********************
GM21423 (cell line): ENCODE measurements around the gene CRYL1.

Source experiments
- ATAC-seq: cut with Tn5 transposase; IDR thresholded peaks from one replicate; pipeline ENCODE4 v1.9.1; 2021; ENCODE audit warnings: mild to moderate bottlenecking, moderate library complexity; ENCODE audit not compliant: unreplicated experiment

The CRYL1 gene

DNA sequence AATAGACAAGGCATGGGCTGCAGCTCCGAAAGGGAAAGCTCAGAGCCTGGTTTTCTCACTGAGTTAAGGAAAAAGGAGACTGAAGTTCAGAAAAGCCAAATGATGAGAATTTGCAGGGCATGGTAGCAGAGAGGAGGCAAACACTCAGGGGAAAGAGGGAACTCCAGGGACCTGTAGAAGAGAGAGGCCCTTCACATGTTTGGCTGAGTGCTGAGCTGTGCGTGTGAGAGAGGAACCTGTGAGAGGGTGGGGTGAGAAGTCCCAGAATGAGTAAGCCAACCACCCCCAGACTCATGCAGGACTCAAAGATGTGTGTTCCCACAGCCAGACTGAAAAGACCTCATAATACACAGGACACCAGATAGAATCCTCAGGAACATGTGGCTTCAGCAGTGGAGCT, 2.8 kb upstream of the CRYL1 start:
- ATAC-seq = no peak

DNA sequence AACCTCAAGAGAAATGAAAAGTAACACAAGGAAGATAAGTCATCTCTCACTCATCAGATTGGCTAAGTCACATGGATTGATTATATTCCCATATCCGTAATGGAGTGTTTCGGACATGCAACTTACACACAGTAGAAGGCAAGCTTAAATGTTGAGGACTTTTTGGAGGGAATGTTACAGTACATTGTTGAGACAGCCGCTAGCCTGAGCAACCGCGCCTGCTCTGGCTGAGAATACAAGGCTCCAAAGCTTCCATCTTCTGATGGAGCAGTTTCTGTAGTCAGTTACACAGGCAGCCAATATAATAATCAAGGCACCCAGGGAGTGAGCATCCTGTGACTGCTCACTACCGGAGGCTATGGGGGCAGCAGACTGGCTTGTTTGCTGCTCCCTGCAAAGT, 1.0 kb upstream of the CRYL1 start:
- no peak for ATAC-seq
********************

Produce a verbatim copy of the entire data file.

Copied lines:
GM21423 (cell line): ENCODE measurements around the gene CRYL1.

Source experiments
- ATAC-seq: cut with Tn5 transposase; IDR thresholded peaks from one replicate; pipeline ENCODE4 v1.9.1; 2021; ENCODE audit warnings: mild to moderate bottlenecking, moderate library complexity; ENCODE audit not compliant: unreplicated experiment

The CRYL1 gene

DNA sequence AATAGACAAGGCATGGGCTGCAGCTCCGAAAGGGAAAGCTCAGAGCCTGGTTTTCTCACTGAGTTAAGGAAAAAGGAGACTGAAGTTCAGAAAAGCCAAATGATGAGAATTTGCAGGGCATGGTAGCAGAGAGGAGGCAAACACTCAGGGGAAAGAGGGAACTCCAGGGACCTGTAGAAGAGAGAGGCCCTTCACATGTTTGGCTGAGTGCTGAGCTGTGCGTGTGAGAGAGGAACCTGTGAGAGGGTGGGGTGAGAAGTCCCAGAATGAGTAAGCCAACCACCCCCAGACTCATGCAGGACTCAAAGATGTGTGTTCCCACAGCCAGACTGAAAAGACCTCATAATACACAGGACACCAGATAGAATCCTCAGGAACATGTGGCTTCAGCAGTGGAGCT, 2.8 kb upstream of the CRYL1 start:
- ATAC-seq = no peak

DNA sequence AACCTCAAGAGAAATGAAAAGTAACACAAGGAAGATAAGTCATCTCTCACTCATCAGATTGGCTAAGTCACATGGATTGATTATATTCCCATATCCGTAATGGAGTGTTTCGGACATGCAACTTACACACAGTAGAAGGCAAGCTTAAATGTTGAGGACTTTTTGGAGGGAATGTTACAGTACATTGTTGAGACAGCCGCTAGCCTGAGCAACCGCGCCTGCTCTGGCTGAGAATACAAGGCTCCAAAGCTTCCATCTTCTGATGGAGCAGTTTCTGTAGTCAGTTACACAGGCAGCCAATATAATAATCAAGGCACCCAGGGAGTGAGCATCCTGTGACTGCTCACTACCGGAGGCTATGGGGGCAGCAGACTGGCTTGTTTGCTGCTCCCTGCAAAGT, 1.0 kb upstream of the CRYL1 start:
- no peak for ATAC-seq